Calum Ross Dalrymple

4th year

Calum, from Scotland, studied at our Malaysia for a year on an Inter-Campus Transfer. He is studying Bachelor of Business Administration in the School of Social Sciences.

Why did you decide to take part in a global student programme at Heriot-Watt?

Primarily to explore new cultures and experiences that are not offered in the UK. The opportunity to study abroad looks great on a CV as it shows numerous capabilities such as independency and extravert qualities. Communication with a broad range of classmates creates a diverse personality and relationships can blossom into friendships. Networking opens doors to many more opportunities and studying overseas is significant in making new contacts and friends.  (Also the plugs are the same as the UK so no need to spend money on adaptors!)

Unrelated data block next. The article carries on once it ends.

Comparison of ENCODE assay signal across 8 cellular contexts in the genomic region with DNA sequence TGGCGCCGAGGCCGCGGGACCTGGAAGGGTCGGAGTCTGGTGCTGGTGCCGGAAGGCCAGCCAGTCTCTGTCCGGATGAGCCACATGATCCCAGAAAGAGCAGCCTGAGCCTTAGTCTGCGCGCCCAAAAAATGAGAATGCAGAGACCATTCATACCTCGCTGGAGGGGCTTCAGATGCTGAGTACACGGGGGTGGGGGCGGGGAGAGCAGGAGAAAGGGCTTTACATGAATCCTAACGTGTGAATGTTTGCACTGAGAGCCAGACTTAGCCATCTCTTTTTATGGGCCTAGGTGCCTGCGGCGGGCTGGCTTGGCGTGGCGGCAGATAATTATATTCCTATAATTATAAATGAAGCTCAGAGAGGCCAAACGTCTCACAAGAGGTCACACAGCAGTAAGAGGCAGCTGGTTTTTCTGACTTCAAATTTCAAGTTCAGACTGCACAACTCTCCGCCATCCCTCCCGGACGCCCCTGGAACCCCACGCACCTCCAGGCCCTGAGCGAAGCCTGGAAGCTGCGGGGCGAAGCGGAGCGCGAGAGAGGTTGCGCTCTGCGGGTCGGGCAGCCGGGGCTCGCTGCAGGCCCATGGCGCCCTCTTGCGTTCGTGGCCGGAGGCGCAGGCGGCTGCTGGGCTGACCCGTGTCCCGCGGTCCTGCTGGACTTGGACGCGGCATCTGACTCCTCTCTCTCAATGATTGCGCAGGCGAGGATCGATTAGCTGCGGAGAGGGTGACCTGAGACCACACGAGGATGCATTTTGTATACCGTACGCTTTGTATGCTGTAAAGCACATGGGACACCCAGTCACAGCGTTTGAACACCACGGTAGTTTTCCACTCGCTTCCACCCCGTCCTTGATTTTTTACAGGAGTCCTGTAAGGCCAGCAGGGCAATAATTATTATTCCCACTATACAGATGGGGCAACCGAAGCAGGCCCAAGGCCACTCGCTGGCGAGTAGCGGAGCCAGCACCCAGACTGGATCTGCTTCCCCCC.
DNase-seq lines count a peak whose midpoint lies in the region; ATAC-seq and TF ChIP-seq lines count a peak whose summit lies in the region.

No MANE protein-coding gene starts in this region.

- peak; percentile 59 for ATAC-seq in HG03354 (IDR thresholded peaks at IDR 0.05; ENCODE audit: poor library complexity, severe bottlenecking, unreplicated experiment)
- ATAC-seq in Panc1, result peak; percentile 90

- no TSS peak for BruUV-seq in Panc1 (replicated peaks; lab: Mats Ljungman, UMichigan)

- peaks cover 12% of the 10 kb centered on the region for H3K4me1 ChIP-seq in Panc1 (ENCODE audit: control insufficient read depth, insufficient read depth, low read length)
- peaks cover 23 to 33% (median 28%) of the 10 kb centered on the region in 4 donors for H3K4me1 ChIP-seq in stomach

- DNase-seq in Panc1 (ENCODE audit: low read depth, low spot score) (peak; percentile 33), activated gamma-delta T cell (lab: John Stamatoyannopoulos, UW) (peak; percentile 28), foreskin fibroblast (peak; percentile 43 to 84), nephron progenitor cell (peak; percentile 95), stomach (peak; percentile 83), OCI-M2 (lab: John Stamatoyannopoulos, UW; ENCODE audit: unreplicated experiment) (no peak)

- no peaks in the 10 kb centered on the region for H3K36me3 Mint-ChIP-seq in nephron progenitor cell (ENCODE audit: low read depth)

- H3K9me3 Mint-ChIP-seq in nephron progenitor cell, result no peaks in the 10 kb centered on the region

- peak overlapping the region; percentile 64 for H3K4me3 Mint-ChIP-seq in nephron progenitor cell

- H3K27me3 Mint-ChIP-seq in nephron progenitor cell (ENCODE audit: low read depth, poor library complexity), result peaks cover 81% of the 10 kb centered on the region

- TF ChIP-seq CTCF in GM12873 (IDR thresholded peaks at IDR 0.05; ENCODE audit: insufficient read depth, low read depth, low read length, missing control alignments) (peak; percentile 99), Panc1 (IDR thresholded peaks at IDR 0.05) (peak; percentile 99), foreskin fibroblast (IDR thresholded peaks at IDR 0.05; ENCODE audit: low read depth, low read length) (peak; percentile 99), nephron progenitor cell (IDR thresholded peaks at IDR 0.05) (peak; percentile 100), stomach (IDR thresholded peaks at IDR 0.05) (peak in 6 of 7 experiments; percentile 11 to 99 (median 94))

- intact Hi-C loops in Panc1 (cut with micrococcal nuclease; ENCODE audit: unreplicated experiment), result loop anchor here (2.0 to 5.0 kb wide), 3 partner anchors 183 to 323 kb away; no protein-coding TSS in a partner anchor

How does the culture differ in Malaysia?

A side from class times, agreed meeting times tend to fluctuate from 10-30 minutes later than arranged. They are attentive hosts and very proud of their variety of foods, and street vendors have a high reputation for producing delicacies; something you would turn your nose at back home. Jumpers and jackets on inside and vests and shorts on outside, as it is colder inside than out; stark contrast to UK where the majority of the time its long sleeves and trousers. 

What are the highlights from you global student experience?

Flights can range from approximately £6 to £20 and accommodation is even cheaper when visiting neighbouring locations such as Vietnam, Thailand, Bali, Penang, Langkawi, Sepang. 

Is there anything that you found challenging about studying in Malaysia?

It is evident that there are small differences in the way work assignments are conducted and to some students it may be nothing but attention to detail can be the difference between a B and A grades. The concern is that the work we are producing is different from what is expected in Malaysia than what is expected in Edinburgh and there have been times where recommendations for assignments have been lost in translation and caused a lot of confusion and queries over their work. It created unnecessary stress and perhaps a consideration for future transfers.